The “If It Wasn’t On Social Media, It Didn’t Happen” Mindset Needs To Stop

Lowkey and still thriving.

Yes, you can live your best life without having to share all of it on social media.

Related: The (Messy) Ethics Of Sharing Screenshots Of DMs On Social Media

I won’t deny that I’m chronically online, but if you were to take a look at my social media accounts, it’s like a mountain stream on a hot summer day, barely there. I don’t post on my social media accounts. Sure, an IG post every six months and IG stories here and there, but for the most part, I’m not the type to post so often online. 

I’ve always been ok with being like that, keeping most of my business to myself, but it seems that to do so will have you frowned upon by the social media masses for “not having a life”. Oh, you didn’t post about your vacation abroad? Well, according to social media, it never happened. Frankly, that’s the wrong way to go and the opposite of what social media should be used for. 


To say that social media is both a blessing and a curse is the understatement of the century. Ideally, it should be used as a tool to express and share yourself with the world and connect with other people. And, for the most part, people do that. But the problem lies when social media becomes the only factor to judge someone’s life. 

We are inherently social beings who enjoy and even seek approval and affirmation from the people around us. Social media has become the top platform to do just that. The hunt for validation online is real. From likes, shares, follows views, comments, and more, these statistics serve as rewards that determine how much we value ourselves. 


Yes, it is natural and even ok if you want to flex your achievements, success, and experiences in life on social media. But to do so for the sole purpose of a confidence boost and digital thumbs up from friends, family, and even strangers is behavior that can lead to a slippery slope of needing social media to affirm that you have a life or can keep up with your followers. More importantly, it breeds a toxic mindset that life only revolves around what you share on social media.

This kind of thinking can even manifest in worse forms, such as when celebrities and public figures are criticized for things just because of what is and isn’t on their feeds. They are met with all sorts of assumptions even though social media is just one aspect of a person’s life. That there is a problem. Imagine wanting to see, do, or experience things with the main goal of sharing them on social media. The experience and meaning of life is lost. You share online because that’s what you want to share, not because it will validate your experience.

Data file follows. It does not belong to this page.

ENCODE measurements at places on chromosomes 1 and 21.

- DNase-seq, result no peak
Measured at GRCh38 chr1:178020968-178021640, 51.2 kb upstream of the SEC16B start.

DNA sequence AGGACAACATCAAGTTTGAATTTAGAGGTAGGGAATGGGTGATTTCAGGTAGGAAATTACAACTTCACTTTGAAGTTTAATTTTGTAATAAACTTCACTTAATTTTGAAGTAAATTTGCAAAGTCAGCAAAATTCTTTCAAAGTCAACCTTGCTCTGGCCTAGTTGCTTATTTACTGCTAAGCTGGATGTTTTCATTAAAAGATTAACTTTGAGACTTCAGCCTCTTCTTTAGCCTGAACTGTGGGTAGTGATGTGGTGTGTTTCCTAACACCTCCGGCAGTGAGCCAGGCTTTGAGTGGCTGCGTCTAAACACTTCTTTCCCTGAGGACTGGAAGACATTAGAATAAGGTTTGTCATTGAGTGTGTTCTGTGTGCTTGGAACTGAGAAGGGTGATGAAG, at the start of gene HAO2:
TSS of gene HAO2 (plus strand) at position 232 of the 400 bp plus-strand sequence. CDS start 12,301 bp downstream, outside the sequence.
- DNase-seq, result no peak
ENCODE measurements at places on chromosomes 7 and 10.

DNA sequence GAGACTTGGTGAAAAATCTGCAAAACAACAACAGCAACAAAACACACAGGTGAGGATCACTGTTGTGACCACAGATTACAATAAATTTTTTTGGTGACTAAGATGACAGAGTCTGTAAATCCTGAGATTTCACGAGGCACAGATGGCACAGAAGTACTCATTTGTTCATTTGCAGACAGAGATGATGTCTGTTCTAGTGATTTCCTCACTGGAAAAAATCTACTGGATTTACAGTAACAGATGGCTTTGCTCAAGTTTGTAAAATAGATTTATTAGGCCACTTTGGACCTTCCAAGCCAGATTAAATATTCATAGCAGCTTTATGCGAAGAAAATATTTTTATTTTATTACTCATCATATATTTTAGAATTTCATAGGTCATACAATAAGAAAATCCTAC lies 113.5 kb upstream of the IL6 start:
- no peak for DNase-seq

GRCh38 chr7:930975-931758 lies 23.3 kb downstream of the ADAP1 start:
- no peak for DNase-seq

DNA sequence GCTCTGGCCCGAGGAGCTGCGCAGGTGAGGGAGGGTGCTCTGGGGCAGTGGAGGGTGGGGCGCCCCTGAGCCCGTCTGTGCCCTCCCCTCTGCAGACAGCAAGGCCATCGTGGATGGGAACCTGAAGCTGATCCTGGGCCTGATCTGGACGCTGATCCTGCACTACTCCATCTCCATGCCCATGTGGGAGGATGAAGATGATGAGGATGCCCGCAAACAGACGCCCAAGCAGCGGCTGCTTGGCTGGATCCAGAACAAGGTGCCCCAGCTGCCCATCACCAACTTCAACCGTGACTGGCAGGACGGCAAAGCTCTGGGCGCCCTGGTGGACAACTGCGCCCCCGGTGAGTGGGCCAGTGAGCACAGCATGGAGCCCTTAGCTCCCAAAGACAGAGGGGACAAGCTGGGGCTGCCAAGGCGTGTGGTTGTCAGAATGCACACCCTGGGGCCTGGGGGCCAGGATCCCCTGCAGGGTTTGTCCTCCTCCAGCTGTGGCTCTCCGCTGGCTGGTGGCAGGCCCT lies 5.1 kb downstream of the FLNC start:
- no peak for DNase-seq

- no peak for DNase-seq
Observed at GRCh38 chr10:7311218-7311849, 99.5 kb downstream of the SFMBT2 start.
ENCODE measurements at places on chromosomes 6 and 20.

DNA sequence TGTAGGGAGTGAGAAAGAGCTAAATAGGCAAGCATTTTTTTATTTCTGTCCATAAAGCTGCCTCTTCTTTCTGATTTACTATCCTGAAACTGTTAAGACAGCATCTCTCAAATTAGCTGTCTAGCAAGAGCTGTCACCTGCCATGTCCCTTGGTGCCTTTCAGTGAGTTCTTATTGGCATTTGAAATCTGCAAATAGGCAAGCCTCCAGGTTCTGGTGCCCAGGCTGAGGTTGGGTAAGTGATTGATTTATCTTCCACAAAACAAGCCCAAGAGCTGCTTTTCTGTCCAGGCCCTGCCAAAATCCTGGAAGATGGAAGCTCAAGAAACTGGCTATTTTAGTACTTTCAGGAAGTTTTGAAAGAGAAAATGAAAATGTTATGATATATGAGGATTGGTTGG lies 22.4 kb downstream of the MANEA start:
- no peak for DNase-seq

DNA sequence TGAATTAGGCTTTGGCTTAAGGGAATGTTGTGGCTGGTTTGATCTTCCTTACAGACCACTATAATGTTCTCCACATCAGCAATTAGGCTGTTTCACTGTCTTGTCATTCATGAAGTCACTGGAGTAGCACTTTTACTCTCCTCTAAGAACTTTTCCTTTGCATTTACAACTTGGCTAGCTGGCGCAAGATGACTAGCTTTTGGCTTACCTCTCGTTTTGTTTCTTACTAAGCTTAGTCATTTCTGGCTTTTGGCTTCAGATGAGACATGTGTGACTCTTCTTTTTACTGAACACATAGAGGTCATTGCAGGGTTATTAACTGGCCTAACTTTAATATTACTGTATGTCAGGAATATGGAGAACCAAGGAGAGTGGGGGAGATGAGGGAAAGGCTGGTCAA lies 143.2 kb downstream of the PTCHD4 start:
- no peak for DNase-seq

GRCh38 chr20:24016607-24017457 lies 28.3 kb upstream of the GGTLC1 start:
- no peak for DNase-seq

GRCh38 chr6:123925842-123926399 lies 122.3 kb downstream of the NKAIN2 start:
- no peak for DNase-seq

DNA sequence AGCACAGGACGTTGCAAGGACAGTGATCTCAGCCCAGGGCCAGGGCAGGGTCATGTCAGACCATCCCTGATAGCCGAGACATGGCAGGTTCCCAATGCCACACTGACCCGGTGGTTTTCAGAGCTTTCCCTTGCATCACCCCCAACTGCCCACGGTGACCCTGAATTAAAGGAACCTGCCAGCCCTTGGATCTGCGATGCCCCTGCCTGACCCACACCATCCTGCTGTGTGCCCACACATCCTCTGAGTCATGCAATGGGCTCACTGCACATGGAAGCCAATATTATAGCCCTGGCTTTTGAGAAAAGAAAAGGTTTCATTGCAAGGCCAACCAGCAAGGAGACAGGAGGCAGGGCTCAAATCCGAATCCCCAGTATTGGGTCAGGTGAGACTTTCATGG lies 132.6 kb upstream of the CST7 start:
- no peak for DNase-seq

In my line of work, I have access to so many opportunities that many of my peers can only dream of. Admittedly, it has crossed my mind to post what I’ve done online for my followers to see that I’m living the life. Seeing the reactions and likes I get gives me a feel-good boost that primes my mind to do it again and again. But over time, I’ve come to realize that that isn’t the way to go about things. I share what I want to share and keep the rest for myself. 

Some might think that this is just a shallow concern, but feeding this never-ending cycle of turning your life into social media validation fodder can mess with your mental health. Your self-esteem gets affected, self-confidence takes a hit, anxiety increases, and you lose who you are in this constant search for affirming content.

It’s about time we move away from the thinking that something only happened if there is proof on social media. Social media should not be the gatekeeper that determines if one is having a good life. There’s no problem if you want to share and post about your life online, but don’t also fall under the pressure that everything needs to be online. It is ok to keep things private and not post. 


That concert of your fave artist you attended will always be something you can cherish even if you didn’t post a single fancam online. That delicious meal you treated yourself to? Still delicious even without an IG story to commemorate it. The barkada beach trip is going to live in your mind rent-free without that TikTok video. Social media does and should not invalidate your feelings.

Don’t deny yourself happiness just because it’s not shared online. Your private life is still a life, regardless of what some may say. Just look at Benedict Cua. He’s a public figure and content creator, yet he surprised the world by revealing that he is a father only when he was ready to do so. You can still keep it lowkey and private, and the world will still turn. So, go live your life and remember why you’re doing it in the first place. 

Continue Reading: Here’s A Reminder That You Shouldn’t Always Take Everything You See On Social Media At Face Value